Zooming Into the Future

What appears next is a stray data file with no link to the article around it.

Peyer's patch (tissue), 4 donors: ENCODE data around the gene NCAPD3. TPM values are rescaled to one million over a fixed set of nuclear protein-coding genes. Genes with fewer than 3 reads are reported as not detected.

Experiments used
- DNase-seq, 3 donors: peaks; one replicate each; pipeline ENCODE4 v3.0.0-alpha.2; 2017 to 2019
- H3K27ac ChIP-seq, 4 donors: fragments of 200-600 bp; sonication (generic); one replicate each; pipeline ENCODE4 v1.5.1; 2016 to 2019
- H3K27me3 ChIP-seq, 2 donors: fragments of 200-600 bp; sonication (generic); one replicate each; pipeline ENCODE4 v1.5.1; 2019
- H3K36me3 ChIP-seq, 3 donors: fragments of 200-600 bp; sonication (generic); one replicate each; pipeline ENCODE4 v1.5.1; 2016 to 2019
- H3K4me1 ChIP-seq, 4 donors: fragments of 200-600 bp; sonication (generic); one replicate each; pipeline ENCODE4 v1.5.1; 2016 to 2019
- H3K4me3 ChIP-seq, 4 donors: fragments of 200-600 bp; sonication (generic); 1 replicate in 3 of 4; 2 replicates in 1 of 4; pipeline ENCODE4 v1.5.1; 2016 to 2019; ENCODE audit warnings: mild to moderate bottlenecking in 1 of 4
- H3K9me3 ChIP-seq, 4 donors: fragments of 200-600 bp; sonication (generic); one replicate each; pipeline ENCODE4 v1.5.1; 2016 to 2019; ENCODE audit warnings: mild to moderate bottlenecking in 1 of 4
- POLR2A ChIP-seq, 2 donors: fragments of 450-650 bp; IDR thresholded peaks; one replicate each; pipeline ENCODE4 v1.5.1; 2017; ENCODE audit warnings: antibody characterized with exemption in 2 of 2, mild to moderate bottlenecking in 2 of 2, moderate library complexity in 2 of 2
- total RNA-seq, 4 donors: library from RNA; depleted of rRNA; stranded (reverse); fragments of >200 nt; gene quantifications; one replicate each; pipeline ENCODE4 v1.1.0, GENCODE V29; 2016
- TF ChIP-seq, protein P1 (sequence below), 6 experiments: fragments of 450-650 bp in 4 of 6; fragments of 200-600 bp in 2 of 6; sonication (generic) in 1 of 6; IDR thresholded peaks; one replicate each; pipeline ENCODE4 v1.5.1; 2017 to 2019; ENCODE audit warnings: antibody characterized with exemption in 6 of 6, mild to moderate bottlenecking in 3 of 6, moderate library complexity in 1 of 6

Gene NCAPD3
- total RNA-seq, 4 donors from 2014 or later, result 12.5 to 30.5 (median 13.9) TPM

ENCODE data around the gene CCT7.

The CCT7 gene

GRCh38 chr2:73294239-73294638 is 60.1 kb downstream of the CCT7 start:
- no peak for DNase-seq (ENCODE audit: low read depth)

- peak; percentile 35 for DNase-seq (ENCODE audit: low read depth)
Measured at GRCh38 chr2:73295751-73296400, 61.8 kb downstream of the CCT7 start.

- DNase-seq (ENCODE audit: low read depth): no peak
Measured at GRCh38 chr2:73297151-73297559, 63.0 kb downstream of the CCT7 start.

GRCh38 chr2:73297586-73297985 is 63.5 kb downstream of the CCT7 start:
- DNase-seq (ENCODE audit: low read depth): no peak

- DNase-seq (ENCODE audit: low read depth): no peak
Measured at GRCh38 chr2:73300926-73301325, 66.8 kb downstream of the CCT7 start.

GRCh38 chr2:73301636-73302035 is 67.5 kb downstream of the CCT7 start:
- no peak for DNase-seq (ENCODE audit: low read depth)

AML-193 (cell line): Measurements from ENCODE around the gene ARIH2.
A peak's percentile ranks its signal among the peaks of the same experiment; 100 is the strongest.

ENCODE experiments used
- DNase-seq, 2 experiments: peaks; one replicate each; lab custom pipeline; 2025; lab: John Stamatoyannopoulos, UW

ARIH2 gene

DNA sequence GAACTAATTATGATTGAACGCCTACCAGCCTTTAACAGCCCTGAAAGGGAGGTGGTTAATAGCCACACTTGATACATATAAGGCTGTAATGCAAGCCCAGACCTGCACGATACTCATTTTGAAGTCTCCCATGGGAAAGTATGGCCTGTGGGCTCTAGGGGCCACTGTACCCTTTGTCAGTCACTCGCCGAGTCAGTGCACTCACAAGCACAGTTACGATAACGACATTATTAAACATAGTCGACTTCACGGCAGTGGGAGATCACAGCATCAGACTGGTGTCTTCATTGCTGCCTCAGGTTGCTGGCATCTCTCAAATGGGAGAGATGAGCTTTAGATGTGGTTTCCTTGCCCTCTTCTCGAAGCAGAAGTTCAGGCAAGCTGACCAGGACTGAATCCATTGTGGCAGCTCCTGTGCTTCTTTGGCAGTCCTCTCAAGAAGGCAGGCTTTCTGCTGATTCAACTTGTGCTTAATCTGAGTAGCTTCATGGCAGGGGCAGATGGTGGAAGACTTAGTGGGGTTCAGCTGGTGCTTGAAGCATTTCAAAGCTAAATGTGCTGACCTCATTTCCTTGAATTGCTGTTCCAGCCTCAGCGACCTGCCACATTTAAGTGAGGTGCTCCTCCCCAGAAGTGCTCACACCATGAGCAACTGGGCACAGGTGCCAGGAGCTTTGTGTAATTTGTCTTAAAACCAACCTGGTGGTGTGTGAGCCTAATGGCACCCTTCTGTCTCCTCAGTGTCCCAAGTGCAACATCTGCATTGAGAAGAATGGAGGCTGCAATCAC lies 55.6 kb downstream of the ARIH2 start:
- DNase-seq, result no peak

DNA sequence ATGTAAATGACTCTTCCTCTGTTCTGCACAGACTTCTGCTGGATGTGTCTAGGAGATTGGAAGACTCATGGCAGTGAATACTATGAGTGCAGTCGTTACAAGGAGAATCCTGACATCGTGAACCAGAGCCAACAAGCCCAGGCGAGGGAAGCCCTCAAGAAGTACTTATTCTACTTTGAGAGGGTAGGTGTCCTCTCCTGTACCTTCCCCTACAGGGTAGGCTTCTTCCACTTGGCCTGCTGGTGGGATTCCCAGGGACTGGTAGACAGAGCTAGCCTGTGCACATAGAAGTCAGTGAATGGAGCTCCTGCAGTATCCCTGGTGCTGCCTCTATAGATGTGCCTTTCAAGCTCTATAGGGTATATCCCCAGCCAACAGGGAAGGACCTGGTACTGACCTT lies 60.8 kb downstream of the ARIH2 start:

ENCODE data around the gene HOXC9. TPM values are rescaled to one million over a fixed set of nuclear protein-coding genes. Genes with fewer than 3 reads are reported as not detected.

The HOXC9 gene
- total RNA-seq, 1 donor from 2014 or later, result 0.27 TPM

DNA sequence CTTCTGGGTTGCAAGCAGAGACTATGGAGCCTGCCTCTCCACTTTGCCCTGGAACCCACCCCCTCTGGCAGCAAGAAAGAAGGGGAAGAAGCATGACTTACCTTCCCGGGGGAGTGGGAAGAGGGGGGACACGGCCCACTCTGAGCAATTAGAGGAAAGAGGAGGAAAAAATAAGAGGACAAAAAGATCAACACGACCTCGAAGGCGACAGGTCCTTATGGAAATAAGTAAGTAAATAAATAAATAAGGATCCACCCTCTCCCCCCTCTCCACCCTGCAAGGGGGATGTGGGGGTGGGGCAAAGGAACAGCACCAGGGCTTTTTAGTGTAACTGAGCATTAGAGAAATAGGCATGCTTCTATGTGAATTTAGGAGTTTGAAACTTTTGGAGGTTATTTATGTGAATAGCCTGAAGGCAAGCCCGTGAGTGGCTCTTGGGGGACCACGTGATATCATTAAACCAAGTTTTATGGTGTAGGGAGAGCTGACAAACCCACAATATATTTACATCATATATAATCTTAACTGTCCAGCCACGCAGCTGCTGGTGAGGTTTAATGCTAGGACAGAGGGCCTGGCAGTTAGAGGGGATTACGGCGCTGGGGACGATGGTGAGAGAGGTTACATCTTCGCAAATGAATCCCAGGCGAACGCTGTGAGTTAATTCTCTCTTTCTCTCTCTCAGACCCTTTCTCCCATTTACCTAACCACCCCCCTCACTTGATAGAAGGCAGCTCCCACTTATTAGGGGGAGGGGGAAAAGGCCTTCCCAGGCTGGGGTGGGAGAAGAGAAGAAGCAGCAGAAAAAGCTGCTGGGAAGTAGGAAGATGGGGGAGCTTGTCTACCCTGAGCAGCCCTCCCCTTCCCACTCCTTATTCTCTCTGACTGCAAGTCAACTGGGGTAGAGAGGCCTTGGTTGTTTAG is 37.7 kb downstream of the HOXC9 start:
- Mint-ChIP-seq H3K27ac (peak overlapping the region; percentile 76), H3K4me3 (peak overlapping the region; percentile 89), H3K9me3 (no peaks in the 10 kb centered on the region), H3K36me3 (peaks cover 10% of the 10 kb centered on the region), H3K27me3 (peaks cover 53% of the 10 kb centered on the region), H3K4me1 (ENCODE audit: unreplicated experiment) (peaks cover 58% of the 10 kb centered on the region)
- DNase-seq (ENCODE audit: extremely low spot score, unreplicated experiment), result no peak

How the world has changed in just a few months. We went from freedom to lockdown in a matter of weeks. This has affected all industries and businesses in different ways. As a teacher of creative writing my workday was turned upside down and put on pause as we tried to renegotiate our world in the midst of a pandemic. We could no longer meet in person and share a coffee as we discussed writing. As our country closed, we were sent home to take cover and to try and flatten the curve of the pandemic that was literally sweeping across the globe. Many people reached out to me to ask if I would consider doing my classes online. I couldn’t imagine how it would work (not the tech but the experience). Sharing one’s creative process with others takes courage. Critiquing a piece of work with comments in the margin lacked the nuance of the face-to-face experience. Text can be misunderstood particularly when the job is not only to praise the successes but also to point out where the work is falling short. This is a sensitive manoeuvre. In a classroom, sitting across from the writer, there is time to observe the impact of a critique on them. Facial expressions and body language tell a lot. In the absence of that how could these situations be handled? But desperate times call for innovation. I was willing to give it a go and see, on a trial basis at least, how and if it could work for a creative writing workshop. Well! Since lockdown, I have taught several classes on Zoom and surprise! surprise! It works really well. In a small workshop of 8 or 10 people the Zoom experience can be quite intimate. The participants can “attend” from anywhere that is convenient and safe and abide by all the rules of social distancing. Often dogs and cats join in too! I find that the atmosphere is relaxed. Are there moments when technology lets us down? Of course, but this pandemic has given us a better tolerance for mishaps. Where once we may have been impatient now we smile and wait it out. The new signals are read, like the frozen face on the screen, and we simply wait until the blip is fixed and we pick up where we left off. The option to share the screen with Zoom has allowed me to use technology that is often not available in many centres. With Zoom, I can share a document and point directly to the line that I am referring to. I can rewrite the line in real time and move paragraphs back and forth to give the writer an opportunity to see what another approach could look like. Is it the same as meeting together, catching up on life before settling into work? The answer has to be no. But in the absence of that option this is a pretty good substitute. It is the difference between having classes and not having them. Also, for many, Zoom classes answer a call. The online class allows them to attend classes without a huge interruption to their lives, no babysitting worries, no travel or parking costs. We don’t how the world is going to be put back together in the wake of this pandemic. What we do know is people still need the outlets of pleasure that they had before – maybe more now than ever. So if this interests you send me an email for more details. I will be happy to answer any questions you may have. See you online!